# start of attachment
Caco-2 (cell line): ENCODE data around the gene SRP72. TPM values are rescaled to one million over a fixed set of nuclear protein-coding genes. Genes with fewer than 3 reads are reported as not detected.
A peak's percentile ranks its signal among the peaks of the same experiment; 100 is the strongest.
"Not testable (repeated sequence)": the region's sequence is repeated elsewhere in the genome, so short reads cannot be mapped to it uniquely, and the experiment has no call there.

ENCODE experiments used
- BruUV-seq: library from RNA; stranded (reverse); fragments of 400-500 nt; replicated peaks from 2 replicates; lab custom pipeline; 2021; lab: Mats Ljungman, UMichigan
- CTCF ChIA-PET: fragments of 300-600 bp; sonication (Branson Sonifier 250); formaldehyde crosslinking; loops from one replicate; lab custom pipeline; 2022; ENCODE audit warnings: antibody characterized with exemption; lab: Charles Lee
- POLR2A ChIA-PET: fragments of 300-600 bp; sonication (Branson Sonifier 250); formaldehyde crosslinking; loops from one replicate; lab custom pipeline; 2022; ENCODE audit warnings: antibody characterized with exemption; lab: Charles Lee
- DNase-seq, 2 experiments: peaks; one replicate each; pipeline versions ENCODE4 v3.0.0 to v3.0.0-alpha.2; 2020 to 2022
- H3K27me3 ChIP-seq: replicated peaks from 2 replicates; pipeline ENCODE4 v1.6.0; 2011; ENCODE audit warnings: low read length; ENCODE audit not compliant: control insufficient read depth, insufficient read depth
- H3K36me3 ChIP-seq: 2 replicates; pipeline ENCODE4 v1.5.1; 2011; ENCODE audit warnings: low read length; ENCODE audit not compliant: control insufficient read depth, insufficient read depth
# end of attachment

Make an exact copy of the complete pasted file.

Caco-2 (cell line): ENCODE data around the gene SRP72. TPM values are rescaled to one million over a fixed set of nuclear protein-coding genes. Genes with fewer than 3 reads are reported as not detected.
A peak's percentile ranks its signal among the peaks of the same experiment; 100 is the strongest.
"Not testable (repeated sequence)": the region's sequence is repeated elsewhere in the genome, so short reads cannot be mapped to it uniquely, and the experiment has no call there.

ENCODE experiments used
- BruUV-seq: library from RNA; stranded (reverse); fragments of 400-500 nt; replicated peaks from 2 replicates; lab custom pipeline; 2021; lab: Mats Ljungman, UMichigan
- CTCF ChIA-PET: fragments of 300-600 bp; sonication (Branson Sonifier 250); formaldehyde crosslinking; loops from one replicate; lab custom pipeline; 2022; ENCODE audit warnings: antibody characterized with exemption; lab: Charles Lee
- POLR2A ChIA-PET: fragments of 300-600 bp; sonication (Branson Sonifier 250); formaldehyde crosslinking; loops from one replicate; lab custom pipeline; 2022; ENCODE audit warnings: antibody characterized with exemption; lab: Charles Lee
- DNase-seq, 2 experiments: peaks; one replicate each; pipeline versions ENCODE4 v3.0.0 to v3.0.0-alpha.2; 2020 to 2022
- H3K27me3 ChIP-seq: replicated peaks from 2 replicates; pipeline ENCODE4 v1.6.0; 2011; ENCODE audit warnings: low read length; ENCODE audit not compliant: control insufficient read depth, insufficient read depth
- H3K36me3 ChIP-seq: 2 replicates; pipeline ENCODE4 v1.5.1; 2011; ENCODE audit warnings: low read length; ENCODE audit not compliant: control insufficient read depth, insufficient read depth